" />
Building a world of
resilient communities.

MAIN LIST

 

Peak oil notes - Feb 18

Prices and production
Oil prices have been volatile this week, opening at $75 on Monday, falling below $73 on Tuesday and closing at $77.33 on Wednesday. The prospects for a Greek bail-out, movement of the Euro, and hopes for a US economic recovery were major factors behind the activity. On Tuesday, oil prices gained nearly 4 percent on a falling dollar and a stock market rally. While the weekly stocks report has been delayed until Thursday because of the President’s day holiday, the API reported that US crude inventories fell by 63,000 barrels; gasoline and distillate inventories increased by nearly 3 million barrels, suggesting that demand remains weak.

MasterCard reported that US gasoline demand fell to the lowest level in since the 2008 Gulf hurricanes last week; however, record snowstorms across the much of the US kept drivers off the roads.

Iran
The US stepped up the pressure on Iran this week with Secretary of State Clinton, National Security Advisor Jones and JCS Chairman Admiral Mullins all making public statements concerning the situation. Clinton said evidence is accumulating that Iran intends to produce nuclear weapons and is headed towards a Revolutionary Guard military dictatorship, while Jones and Mullins talked of imposing tough sanctions on Iran. According to the Israeli press, Mullins told reporters in Israel that a military strike option is still on the table. The New York Times ran a story saying that after a year of diplomatic efforts, the Obama administration was nearing the end of its patience with Tehran.

Even the Saudis chimed in on the debate by noting publically that the threat posed by Tehran demanded “a more immediate solution” than sanctions – presumably meaning some sort of blockade or military action. The US is said to be seeking Saudi help in getting Beijing to agree to sanctions, presumably by guaranteeing that the Saudis would make up for any loss of Iranian oil shipments that might result from the sanctions.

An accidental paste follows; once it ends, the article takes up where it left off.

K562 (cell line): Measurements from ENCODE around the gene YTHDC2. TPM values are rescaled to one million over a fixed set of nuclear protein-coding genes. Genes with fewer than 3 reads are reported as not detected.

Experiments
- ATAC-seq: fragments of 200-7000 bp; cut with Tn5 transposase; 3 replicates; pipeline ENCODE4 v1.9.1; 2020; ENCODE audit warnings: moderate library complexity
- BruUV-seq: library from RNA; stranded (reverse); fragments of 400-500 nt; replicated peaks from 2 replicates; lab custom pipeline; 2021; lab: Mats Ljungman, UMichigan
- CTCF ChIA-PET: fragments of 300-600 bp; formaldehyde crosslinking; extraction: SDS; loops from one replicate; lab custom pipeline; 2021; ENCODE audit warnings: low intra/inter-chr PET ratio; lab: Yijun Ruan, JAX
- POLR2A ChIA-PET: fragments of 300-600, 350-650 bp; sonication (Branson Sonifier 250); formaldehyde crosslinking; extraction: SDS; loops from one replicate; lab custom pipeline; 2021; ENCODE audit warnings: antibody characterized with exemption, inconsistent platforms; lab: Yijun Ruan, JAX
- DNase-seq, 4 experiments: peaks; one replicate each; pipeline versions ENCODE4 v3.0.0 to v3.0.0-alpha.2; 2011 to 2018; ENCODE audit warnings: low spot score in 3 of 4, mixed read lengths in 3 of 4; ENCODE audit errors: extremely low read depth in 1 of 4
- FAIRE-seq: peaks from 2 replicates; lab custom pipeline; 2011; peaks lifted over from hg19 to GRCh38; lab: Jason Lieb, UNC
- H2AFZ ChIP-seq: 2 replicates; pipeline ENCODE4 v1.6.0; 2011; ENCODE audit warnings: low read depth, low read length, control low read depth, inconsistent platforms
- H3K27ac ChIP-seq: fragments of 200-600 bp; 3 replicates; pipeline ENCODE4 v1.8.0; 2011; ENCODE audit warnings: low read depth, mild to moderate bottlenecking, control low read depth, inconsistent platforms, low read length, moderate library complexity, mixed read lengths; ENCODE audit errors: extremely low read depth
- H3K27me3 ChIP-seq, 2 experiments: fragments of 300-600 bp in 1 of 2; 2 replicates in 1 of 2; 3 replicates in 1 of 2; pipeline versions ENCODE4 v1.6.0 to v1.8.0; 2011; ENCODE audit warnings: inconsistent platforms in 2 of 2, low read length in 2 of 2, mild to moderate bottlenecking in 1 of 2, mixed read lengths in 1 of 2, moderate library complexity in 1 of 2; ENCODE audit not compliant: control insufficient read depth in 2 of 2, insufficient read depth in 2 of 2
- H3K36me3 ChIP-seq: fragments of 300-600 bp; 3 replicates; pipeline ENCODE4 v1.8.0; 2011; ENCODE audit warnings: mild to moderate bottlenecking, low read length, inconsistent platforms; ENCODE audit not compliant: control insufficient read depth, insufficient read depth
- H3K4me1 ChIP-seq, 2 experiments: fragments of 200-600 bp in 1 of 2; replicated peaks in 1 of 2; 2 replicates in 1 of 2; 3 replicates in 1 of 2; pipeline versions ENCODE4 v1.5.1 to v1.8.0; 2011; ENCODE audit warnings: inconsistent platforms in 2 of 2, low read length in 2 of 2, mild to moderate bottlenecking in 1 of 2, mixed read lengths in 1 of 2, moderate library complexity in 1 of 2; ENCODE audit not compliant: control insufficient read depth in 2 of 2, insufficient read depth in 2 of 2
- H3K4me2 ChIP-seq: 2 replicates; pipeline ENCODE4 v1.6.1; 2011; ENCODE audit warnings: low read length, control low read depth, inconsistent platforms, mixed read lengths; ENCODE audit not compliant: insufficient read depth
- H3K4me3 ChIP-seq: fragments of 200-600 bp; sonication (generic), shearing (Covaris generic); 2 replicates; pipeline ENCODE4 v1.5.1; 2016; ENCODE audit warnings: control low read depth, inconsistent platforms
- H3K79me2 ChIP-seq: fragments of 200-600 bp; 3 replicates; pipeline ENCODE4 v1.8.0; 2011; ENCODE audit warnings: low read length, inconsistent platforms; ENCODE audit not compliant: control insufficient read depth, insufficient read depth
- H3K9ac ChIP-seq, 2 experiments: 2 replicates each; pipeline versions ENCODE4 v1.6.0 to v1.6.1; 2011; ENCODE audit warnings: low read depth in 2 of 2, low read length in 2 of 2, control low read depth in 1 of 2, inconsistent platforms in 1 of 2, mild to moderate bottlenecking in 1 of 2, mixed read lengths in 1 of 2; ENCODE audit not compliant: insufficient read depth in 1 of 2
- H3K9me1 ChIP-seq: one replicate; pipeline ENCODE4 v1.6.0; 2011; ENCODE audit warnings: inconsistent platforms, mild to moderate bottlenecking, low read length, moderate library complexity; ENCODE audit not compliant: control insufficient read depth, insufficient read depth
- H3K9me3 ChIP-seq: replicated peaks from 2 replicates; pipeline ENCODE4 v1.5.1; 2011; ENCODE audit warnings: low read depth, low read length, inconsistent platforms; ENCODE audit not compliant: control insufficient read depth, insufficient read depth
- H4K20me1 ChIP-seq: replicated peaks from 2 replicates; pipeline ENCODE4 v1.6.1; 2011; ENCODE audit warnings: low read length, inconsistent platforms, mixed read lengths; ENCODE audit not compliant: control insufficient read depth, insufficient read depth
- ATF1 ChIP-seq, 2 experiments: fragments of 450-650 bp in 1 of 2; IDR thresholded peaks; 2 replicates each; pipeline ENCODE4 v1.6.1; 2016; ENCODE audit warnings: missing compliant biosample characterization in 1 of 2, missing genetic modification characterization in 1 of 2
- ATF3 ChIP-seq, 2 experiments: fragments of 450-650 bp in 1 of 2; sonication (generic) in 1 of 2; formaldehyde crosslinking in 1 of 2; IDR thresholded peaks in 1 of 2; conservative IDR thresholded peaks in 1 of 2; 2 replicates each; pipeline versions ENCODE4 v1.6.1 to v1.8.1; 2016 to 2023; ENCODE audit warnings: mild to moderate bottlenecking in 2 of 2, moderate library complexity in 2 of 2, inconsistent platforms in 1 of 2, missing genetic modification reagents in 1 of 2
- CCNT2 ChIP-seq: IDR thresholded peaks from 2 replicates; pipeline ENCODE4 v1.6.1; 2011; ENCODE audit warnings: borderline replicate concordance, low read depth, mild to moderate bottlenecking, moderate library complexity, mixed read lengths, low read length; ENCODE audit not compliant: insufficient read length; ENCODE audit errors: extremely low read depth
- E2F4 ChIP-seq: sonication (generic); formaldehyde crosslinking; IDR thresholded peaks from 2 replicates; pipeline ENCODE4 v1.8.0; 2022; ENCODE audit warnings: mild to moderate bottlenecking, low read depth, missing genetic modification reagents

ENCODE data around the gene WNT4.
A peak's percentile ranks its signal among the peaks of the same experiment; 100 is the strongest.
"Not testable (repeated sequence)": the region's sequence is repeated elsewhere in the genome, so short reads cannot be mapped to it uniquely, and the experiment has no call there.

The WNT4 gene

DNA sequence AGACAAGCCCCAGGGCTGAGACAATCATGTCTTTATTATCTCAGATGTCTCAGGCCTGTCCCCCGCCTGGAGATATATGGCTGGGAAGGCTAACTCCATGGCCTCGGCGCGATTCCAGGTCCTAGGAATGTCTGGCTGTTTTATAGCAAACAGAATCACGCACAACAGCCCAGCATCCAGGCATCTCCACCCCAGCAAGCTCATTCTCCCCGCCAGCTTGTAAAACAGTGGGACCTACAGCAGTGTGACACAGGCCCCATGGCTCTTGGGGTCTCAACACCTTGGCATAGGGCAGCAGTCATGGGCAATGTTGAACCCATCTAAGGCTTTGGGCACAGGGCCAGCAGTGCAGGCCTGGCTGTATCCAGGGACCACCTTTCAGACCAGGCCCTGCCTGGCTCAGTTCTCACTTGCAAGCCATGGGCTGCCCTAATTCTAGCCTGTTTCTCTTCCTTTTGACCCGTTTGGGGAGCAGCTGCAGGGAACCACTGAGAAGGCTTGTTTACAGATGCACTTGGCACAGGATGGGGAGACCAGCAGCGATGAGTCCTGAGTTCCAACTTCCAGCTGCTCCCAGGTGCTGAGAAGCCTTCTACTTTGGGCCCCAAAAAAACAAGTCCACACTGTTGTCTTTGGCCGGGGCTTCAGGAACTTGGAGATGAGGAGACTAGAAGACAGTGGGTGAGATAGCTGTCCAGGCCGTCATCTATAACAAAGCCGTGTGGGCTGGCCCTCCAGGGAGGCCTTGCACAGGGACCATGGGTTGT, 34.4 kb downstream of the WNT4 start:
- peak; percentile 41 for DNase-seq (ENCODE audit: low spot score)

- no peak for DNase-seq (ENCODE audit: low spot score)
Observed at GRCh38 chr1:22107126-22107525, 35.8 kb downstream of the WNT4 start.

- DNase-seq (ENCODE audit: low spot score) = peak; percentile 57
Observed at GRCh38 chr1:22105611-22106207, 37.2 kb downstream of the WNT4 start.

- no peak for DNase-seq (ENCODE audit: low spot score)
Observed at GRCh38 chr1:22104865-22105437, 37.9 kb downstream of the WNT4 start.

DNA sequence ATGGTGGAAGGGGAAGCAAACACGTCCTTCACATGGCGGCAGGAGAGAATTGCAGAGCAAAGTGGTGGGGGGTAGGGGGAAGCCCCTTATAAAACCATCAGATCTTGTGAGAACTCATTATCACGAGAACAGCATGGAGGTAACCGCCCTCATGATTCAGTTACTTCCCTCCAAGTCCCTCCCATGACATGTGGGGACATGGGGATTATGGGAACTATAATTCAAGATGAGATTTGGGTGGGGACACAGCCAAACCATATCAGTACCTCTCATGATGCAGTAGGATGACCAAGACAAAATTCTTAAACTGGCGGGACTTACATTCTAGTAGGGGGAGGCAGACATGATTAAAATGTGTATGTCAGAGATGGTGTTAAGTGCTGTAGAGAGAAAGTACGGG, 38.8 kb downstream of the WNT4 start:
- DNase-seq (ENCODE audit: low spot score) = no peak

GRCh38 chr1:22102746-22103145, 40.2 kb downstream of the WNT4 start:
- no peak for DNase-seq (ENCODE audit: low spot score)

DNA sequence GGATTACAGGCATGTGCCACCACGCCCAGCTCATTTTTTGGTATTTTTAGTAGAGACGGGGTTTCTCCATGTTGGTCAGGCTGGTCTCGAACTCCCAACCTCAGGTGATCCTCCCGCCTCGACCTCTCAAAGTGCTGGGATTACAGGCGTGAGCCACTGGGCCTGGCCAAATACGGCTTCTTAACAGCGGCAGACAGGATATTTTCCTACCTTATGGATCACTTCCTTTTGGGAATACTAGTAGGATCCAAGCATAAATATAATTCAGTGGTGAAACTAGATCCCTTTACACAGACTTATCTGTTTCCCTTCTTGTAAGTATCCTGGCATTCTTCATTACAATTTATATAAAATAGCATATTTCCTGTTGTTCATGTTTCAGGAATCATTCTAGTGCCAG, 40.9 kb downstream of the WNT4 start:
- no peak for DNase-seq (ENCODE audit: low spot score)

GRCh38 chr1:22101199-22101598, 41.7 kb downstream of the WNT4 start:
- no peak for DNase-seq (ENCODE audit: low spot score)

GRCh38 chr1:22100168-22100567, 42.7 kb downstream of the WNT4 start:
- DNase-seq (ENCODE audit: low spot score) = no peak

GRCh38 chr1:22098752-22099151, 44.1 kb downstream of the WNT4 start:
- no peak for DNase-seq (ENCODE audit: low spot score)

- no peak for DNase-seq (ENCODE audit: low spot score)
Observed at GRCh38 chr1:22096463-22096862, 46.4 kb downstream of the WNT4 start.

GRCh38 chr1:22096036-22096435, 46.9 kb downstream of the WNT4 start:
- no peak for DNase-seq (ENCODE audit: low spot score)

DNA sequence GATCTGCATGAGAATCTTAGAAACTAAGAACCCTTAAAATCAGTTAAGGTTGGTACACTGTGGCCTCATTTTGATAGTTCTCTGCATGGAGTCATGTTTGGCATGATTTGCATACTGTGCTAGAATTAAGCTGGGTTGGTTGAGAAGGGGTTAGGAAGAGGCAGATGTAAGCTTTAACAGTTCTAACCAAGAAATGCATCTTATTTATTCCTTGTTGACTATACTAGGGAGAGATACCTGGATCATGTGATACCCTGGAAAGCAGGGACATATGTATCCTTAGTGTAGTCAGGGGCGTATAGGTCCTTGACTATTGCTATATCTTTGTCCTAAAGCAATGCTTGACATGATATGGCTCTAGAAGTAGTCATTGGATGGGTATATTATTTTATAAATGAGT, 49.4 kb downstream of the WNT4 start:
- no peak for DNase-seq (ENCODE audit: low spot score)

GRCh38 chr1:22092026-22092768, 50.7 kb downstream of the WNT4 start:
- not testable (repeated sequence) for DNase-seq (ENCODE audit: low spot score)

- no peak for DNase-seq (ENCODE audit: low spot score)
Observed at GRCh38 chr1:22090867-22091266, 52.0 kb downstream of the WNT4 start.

On Tuesday, the government-controlled Chinese press ran a story noting that Moscow is saying that Tehran should start improving its cooperation with the IAEA; if they don’t, sanctions against Iran cannot be ruled out. Some would see this as yet another warning that Beijing may be reevaluating its policy and may be coming to the view that its acquiescence to harsher sanctions may be better than letting Tehran continue on its present course of increasing confrontation.

In the meantime, President Ahmadinejad continues to say that he still is ready to swap his low-grade uranium for 20 percent enriched fuel even from the US, but threatened that any country attempting to impose harsher sanctions on Tehran would regret its actions. In the past Tehran has said it will reduce oil exports, thereby driving up oil prices if sanctions are imposed.

What do you think? Leave a comment below.

Sign up for regular Resilience bulletins direct to your email.

Take action!  

Find out more about Community Resilience. See our COMMUNITIES page
Start your own projects. See our RESOURCES page.
Help build resilience. DONATE NOW.

 

This is a community site and the discussion is moderated. The rules in brief: no personal abuse and no climate denial. Complete Guidelines.


The Great Burning   

What will we do when the Great Burning comes to an end?

The Renewable Revolution

Don’t hold your breath, but future historians may look back on 2015 as …

Peak Oil Notes - Apr 16

Oil prices surged this week.

Putting the Real Story of Energy and the Economy Together

 What is the real story of energy and the economy? We hear two …

Fracking Increases Radon Gas Hazard, US Study Finds

Another major U.S. health study has found that the hydraulic fracking of …

How Conservative Texas Took The Lead in U.S. Wind Power

Innovative government policies have helped propel Texas into the forefront …

The Collapse phenomenon

Michael Ruppert's last book, first starring film role and ascendancy to the …